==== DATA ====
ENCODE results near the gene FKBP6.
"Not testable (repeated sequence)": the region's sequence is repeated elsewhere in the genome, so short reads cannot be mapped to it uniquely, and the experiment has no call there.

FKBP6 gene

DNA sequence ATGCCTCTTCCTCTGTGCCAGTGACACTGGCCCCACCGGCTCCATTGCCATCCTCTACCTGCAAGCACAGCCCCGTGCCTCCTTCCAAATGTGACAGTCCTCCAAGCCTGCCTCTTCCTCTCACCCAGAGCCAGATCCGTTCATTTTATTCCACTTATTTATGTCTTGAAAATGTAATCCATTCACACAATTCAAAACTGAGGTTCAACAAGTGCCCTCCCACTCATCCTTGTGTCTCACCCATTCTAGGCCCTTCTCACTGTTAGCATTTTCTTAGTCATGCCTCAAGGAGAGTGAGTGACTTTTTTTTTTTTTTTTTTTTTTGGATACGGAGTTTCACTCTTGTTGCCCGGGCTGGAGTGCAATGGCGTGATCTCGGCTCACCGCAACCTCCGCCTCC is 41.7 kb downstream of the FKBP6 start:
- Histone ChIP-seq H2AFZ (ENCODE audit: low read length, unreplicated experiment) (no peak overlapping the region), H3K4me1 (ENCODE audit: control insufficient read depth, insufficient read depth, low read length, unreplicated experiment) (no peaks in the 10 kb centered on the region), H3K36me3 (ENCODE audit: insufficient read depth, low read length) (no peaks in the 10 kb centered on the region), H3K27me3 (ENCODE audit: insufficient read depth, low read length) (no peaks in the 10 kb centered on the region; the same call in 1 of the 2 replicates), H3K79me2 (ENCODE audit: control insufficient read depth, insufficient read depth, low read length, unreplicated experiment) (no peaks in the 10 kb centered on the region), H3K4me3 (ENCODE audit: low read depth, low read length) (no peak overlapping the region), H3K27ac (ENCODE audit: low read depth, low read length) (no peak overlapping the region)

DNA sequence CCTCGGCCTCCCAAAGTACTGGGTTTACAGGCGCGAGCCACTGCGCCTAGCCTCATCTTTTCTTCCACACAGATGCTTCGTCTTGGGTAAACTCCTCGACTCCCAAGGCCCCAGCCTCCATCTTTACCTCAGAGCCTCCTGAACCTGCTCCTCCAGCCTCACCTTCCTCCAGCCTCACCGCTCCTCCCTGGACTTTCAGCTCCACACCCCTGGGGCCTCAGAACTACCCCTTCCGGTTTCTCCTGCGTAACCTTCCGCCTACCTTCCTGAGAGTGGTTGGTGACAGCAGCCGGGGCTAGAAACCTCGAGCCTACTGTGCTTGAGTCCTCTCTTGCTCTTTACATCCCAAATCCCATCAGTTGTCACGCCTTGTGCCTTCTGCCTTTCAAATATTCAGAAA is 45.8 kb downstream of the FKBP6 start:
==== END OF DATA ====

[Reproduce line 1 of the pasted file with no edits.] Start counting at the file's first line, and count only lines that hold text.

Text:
ENCODE results near the gene FKBP6.